Remember that the lowest leaf on this cutting has to be just above the soil to prevent rotting. Don’t water the cutting right after planting it. Just place the pot in bright conditions but with indirect sunlight and let it be for a couple of weeks.
Step 4 – Watering once the roots sprout
In these 2 to 3 weeks, you will notice that roots are beginning to sprout from the cutting. As succulents don’t need much water, don’t overwater them.
Beware! Don’t water them before the roots tend to shoot out from the cutting.
If you do that, you will risk rotting the newly budded roots. After 2 to 3 weeks, you can tug the top of the cutting to test the roots. If you notice some resistance, it is safe to assume that roots are growing, and you can water your cutting.
During this time, the cutting might need more frequent watering than other succulents to establish itself as a new plant. Still, you have to refrain from overwatering it. Instead, you can ensure that the top one inch of the soil completely dries out between your watering sessions.
Step 5 – Waiting patiently
Keep in mind that these cuttings tend to grow slowly. So, you’ll have to be patient. Within a couple of months, you should be able to see some growth.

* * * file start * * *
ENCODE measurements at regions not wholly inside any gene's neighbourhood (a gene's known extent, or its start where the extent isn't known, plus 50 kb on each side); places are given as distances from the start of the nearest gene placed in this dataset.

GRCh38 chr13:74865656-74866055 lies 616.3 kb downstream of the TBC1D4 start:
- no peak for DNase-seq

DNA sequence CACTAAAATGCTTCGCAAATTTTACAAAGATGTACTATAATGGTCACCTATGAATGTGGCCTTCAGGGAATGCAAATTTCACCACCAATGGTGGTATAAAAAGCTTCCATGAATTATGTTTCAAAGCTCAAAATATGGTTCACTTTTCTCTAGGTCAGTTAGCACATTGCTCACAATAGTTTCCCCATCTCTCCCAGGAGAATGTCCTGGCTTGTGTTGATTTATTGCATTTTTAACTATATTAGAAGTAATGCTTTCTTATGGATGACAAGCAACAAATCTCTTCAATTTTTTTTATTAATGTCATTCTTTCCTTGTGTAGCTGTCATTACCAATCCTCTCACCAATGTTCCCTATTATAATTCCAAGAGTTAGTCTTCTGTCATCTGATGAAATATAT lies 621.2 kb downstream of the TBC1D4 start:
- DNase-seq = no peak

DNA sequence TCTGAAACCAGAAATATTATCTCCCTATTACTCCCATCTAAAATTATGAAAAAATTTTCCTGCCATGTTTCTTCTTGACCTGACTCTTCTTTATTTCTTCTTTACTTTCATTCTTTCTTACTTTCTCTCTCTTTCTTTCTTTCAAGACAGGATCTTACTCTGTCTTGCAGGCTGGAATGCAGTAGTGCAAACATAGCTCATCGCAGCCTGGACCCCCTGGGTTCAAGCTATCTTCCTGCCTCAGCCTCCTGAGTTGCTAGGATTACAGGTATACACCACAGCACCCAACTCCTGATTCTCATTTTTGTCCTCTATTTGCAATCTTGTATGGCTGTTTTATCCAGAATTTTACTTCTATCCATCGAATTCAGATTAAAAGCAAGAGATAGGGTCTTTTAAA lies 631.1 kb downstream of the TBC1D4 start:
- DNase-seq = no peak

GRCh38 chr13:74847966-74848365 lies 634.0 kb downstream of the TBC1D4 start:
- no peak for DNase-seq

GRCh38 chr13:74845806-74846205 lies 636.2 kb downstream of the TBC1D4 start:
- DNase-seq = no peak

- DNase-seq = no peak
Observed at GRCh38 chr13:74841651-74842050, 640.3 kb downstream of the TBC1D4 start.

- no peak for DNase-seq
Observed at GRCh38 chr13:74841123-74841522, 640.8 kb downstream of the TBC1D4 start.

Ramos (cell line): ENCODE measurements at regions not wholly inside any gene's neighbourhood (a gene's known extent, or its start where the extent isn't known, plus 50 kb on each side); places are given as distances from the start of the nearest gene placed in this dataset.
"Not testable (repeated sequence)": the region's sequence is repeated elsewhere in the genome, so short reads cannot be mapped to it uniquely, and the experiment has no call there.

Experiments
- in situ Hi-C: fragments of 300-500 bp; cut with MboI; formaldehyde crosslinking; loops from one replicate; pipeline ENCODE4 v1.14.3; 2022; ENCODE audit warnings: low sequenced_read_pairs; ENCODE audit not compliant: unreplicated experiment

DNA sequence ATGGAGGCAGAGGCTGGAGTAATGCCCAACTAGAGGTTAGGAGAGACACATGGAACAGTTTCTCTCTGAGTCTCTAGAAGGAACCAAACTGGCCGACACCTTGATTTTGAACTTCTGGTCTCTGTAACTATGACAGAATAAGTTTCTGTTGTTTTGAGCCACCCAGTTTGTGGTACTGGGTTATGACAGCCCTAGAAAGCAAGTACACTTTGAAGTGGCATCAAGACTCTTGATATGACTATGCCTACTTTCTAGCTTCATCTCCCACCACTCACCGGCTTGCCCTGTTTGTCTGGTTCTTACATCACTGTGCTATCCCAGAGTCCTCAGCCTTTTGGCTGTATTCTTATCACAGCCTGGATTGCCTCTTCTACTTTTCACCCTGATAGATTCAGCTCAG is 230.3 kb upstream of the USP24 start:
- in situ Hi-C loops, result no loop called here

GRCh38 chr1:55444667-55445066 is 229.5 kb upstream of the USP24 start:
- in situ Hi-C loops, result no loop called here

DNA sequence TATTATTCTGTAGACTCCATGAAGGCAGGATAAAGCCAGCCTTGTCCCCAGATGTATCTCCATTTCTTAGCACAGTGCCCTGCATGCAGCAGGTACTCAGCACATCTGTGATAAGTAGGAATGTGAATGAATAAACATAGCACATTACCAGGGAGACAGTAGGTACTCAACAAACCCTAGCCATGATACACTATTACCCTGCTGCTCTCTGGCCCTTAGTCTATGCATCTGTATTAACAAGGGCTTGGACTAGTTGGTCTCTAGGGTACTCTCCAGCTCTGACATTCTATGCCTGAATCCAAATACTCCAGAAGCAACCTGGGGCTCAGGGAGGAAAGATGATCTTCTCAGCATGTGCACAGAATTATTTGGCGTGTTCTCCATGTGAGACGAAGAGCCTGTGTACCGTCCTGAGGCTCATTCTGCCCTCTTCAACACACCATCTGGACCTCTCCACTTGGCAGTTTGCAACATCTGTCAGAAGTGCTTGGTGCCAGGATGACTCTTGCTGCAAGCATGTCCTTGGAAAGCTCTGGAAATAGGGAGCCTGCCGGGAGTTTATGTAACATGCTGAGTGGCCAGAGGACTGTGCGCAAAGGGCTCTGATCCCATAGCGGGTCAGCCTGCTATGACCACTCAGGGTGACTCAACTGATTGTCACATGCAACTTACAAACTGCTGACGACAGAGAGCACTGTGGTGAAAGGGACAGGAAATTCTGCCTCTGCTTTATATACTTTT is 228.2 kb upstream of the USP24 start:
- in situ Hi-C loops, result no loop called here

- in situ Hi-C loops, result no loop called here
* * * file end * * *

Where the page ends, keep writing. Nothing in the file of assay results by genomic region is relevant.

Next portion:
Step 6 – Slowly move it to a more intense, lightly
You can gradually move it into more intense light as your cutting matures. But you will have to be carefully slow with this, or you will risk scorching the newly budding plant.
Be careful not to show it too much love, or you will kill it. But, on the other hand, don’t expose it to too much sunlight, and don’t overwater it either.
Can you put succulent cuttings straight into the soil?
No, you cannot put succulent cutting straight into the soil after making the cut. You will have to allow it to be callous first and make sure that you let the injured be fully dry before you put it into the soil.
How long does it take for a succulent cutting to root in soil?
When your cutting has become calloused, and you have planted it into the ground, just leave it for about 2 to 3 weeks. After that time, you will notice that the cutting is shooting our roots.
How do you root succulent cuttings?
You don’t have to do anything to make the roots shoot out from the cutting. Leave the cutting in the soil once it has become calloused and place it in bright but indirect sunlight. After 2 to 3 weeks, the cutting will start shooting roots.
How long can you wait to plant succulent cuttings?
As soon as you have made the cut, you will have to wait at least 24 hours to let the injured area on the cutting calloused out. Then you can plant it in the soil mix.
Planting succulent cutting is an effortless process, as you don’t have to do much here. Just make sure that you let the bruised area calloused out completely before you plant the cutting into the soil.
After that, you will have to leave it in bright indirect sunlight for 2 to 3 weeks, and it will start to shoot out roots. That is the time when you need to water it.
There you go. Your cutting is well on its way to becoming a new succulent plant.